This includes the duty of reconciling two brothers/sisters who have fallen out over something. This is so important that one of only three situations that the Prophet (pbuh) has made it permissible for a Muslim to tell a lie is so that two arguing brothers may make peace with each other (in a hadith narrated by Bukhari). One of the great Companions of the Prophet (pbuh), Abu Darda (ra) said:
“Shall I not tell you about something that is better for you than charity and fasting? Reconcile between your brothers, because hatred diminishes reward,” (Bukhari).
The sixth duty: Specific obligations.
These are the legal rights that we have over one another as brothers and sisters in Islam. These are even more important than the duties I have mentioned previously in the article, and should not be read merely as general guidelines or suggestions, but absolute obligations. The Prophet (pbuh) listed them in a hadith narrated by Muslim. They are:
- To greet every Muslim with “Assalamu ‘alaikum”.
- To accept an invitation from another Muslim.
- To reply to any advice from another Muslim with advice in return.
- To reply with “Yarhamukallah” when another Muslim sneezes and says “Alhamdulillah”.
- To visit another Muslim when they are sick.
- To accompany a Muslims’ dead body to the cemetery.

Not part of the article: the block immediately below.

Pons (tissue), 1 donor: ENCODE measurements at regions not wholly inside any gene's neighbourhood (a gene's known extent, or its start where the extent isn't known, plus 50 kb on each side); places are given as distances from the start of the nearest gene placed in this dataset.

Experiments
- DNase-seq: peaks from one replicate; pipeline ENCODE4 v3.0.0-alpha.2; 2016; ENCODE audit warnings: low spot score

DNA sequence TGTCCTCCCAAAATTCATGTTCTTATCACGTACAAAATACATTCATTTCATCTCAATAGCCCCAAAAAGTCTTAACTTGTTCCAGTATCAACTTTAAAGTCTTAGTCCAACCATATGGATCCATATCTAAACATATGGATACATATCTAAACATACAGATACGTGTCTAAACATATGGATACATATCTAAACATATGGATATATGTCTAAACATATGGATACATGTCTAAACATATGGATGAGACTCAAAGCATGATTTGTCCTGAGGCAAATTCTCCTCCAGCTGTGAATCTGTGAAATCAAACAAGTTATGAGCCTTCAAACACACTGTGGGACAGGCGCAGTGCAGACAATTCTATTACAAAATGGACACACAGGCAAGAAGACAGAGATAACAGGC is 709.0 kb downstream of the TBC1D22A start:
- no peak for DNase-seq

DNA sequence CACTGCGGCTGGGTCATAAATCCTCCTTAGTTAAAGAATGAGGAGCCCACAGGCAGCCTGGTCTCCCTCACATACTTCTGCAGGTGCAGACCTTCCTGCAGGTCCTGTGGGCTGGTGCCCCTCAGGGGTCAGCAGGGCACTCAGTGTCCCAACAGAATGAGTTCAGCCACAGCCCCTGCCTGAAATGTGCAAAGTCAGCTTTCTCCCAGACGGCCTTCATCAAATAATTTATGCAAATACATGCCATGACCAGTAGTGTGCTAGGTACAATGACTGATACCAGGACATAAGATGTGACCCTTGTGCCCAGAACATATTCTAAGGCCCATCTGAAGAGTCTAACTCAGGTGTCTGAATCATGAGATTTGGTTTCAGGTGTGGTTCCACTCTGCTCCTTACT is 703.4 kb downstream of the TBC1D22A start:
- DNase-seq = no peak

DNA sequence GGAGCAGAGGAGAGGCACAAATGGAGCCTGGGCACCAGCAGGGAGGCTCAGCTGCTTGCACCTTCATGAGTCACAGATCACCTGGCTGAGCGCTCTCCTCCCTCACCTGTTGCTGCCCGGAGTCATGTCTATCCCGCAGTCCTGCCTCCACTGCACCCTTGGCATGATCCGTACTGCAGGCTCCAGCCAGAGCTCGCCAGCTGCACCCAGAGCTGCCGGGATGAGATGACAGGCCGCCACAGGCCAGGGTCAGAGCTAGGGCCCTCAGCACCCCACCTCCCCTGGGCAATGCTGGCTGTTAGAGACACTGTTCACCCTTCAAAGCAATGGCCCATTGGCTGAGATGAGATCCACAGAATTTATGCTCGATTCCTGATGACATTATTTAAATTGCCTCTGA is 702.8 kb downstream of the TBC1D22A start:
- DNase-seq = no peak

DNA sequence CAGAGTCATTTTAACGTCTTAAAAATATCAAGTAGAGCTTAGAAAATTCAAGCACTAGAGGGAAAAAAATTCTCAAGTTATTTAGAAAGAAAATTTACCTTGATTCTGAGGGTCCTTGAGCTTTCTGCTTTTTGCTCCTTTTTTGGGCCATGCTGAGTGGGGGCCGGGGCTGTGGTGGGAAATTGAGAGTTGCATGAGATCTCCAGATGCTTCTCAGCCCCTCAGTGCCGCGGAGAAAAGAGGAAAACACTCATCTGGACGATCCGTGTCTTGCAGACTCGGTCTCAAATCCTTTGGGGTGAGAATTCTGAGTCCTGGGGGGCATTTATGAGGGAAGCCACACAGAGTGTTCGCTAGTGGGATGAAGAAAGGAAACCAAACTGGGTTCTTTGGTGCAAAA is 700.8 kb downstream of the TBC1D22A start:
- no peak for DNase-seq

The Importance of Love
So there you have it: six simple duties. That can't be too hard now, can it? Well, that's the problem; it’s all well and good to know what the duties are, but can we really stick to them? Even when our brother/sister is being a pain in the backside? Even when we're tired and stressed out? Can we still fulfill our duties even when our brothers/sisters aren't fulfilling their duties to us? It can be hard.
I'm not trying to pretend I have mastered this myself, just because I've written and article about it.
This is where we have to realise the importance of love in fulfilling the Duties of Brotherhood. Do you think that a mother would ever hesitate about looking after her baby's every need, even if the baby were keeping her up all night by crying? Would a mother ever think twice about leaving her baby to cry its eyes out, just because she herself is tired or stressed out? Of course she wouldn't.
This is because Allah (swt) has placed love and mercy into the heart of the mother. And Allah (swt) places this same love and mercy into the hearts of all of us, so that we will treat each other with kindness and generosity. If we don't feel this love somewhere inside, then either we're not looking hard enough or there is something wrong with us.